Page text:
Let’s Make a Deal

Sarah Hoyt has a long essay over at According to Hoyt very effectively demonstrating the stupidity of She Guevara’s proposed Green New Deal. Ms. Hoyt does this in a most unfair manner by using Real World data and numbers and math. For example, consider the cost of green energy upgrades to “every” residential and commercial building.

That estimate— which, frankly, for a full remodel of an average 2,500 square foot home to state-of-the-art anything is still probably small— would put the cost of this project at 1.36 trillion dollars. Oh, plus another 336 billion dollars if we assume renovating commercial buildings costs only about 6 times as much, per building, as private homes. Or, for convenient reference, a bit more than the 1.688 trillion the government is expected to make in personal income taxes. Again, by fairly conservative estimates. This could be way higher.

Read the whole thing. I did, and in the process I also found couple of useful new terms to use in reference to the young congresscritter-elect: ¡Ocasio! and kindercaucus.

4 thoughts on “Let’s Make a Deal

  1. There’s always a lot of good stuff by Sarah.
    The comparison to collected personal income taxes leads me to say:
    Okay, here’s my New Green Deal. Let me keep ALL my personal income taxes for the next 10 years and I may consider doing stuff to my home.

  2. Not much crunch there. The 1.36 trillion is assuming $100k spent on each and every home in the U.S.

    Here’s the quote that inspires the 100k number:

    “iii. upgrading every residential and industrial building for state-of-the-art energy efficiency, comfort and safety”

    Now, yeah, 100k is a pretty serious renovation for a home, and would well qualify for insanity. But a more reasonable position, such as a $200 dollar rebate on new hot water heaters? About $2.8 billion, assuming literally everyone takes advantage of it.

    The positions expounded by Ocasio-Cortez are stupid and ridiculous. It’s also stupid and ridiculous to make wild assumptions in return. Excessive, agressive green policy, in my opinion, is best combated with sober realism instead of wild, assumption-filled rants.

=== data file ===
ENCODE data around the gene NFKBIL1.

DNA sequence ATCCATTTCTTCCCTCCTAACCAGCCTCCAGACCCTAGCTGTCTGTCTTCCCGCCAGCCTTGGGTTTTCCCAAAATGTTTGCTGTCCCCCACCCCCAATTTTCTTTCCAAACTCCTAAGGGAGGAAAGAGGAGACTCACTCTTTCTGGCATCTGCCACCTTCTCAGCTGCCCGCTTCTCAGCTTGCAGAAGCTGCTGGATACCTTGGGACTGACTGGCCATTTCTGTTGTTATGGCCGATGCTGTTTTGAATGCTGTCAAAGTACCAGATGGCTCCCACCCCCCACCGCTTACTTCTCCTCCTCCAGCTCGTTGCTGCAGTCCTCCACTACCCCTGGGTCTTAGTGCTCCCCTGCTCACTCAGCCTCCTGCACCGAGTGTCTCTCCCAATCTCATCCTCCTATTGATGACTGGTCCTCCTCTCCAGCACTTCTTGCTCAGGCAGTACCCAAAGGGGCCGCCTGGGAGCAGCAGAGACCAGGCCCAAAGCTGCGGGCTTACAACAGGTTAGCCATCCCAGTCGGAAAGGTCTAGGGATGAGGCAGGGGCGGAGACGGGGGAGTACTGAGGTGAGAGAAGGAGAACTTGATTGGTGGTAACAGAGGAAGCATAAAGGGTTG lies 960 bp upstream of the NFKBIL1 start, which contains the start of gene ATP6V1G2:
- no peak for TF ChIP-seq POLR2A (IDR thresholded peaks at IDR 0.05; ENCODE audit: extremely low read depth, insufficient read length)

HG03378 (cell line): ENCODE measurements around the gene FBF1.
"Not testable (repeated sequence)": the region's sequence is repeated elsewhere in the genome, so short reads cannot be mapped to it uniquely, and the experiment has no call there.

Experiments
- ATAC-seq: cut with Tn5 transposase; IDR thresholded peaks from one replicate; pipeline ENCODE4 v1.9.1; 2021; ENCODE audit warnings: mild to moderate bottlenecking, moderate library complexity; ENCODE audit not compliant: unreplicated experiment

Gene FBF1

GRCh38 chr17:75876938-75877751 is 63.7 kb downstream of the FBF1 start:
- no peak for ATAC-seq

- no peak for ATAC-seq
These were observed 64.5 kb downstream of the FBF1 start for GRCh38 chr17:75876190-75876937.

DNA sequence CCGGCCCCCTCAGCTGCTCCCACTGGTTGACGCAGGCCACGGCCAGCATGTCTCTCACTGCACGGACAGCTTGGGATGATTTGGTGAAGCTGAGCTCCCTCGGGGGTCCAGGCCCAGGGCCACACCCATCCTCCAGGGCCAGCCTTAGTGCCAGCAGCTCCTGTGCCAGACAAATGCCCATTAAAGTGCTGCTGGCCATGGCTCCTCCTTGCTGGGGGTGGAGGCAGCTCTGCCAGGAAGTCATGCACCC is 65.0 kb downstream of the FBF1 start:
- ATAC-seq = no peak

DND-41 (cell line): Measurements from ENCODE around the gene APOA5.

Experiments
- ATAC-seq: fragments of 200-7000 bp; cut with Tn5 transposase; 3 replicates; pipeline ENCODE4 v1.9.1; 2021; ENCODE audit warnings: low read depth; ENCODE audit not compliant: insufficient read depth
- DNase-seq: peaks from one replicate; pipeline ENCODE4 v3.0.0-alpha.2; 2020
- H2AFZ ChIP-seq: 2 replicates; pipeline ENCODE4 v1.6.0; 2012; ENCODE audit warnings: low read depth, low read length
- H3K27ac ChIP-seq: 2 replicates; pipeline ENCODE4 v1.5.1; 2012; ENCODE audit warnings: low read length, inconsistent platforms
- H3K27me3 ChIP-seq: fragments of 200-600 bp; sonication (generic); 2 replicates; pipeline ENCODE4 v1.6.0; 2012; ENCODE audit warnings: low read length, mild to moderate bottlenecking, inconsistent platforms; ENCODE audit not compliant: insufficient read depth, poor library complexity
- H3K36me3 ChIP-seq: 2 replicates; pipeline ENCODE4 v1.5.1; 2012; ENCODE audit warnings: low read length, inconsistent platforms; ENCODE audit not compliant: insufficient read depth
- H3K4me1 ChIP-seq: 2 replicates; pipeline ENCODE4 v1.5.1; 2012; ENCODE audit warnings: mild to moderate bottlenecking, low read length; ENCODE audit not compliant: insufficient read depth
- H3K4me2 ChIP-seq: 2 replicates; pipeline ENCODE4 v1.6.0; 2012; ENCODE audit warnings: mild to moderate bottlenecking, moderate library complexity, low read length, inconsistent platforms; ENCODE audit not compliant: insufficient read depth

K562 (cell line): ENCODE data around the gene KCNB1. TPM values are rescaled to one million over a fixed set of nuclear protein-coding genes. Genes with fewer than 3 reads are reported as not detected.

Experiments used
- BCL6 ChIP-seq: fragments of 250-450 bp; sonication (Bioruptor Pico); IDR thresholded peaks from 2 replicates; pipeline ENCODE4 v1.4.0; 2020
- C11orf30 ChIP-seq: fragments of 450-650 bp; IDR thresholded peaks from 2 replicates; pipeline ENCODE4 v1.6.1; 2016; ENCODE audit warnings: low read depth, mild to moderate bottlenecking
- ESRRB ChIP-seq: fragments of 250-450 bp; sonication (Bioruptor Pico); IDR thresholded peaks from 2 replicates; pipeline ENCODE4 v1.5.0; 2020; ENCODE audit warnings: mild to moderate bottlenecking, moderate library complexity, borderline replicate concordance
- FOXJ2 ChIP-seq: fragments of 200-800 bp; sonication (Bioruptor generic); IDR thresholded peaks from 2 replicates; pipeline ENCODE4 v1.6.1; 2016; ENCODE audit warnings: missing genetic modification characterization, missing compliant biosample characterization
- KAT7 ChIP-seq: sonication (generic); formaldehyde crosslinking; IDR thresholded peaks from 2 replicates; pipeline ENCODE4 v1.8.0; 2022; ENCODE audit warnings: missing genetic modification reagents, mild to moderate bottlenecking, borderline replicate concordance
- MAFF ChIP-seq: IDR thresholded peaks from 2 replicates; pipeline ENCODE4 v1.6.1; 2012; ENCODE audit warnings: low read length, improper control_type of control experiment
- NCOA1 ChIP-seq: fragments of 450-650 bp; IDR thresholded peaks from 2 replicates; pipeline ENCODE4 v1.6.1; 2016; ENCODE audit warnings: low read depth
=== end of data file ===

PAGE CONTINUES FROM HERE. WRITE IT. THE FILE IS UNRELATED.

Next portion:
• Yeah. Hoyt’s numbers are a SWAG, and based on actual quotes for energy efficiency upgrades for my house (which is about 2500 sqft and pretty typical in terms of construction), her numbers are about half of what the Real World costs would be.

      OTOH, let’s say that Hoyt is an order of magnitude too high rather than too low. Where would the 150+ billion bucks come from? What other “priorities” would need to be starved of resources to pay for greener buildings.

      Also, if such upgrades made economic sense, people and businesses would be making them on their own initiative. I haven’t spent nearly the cost of completely rebuilding my house on upgrading my house because there’s no possible positive return on investment. I upgraded the HVAC when I bought it, and I’ve considered new windows, but the ROI isn’t there based on energy savings. If I replace the windows, it will be for aesthetic reasons, and any energy advantage will be a bonus.

  3. The quality of one’s life is rarely improved by telling them how they have to spend their money, which is what taxation and subsidies are.

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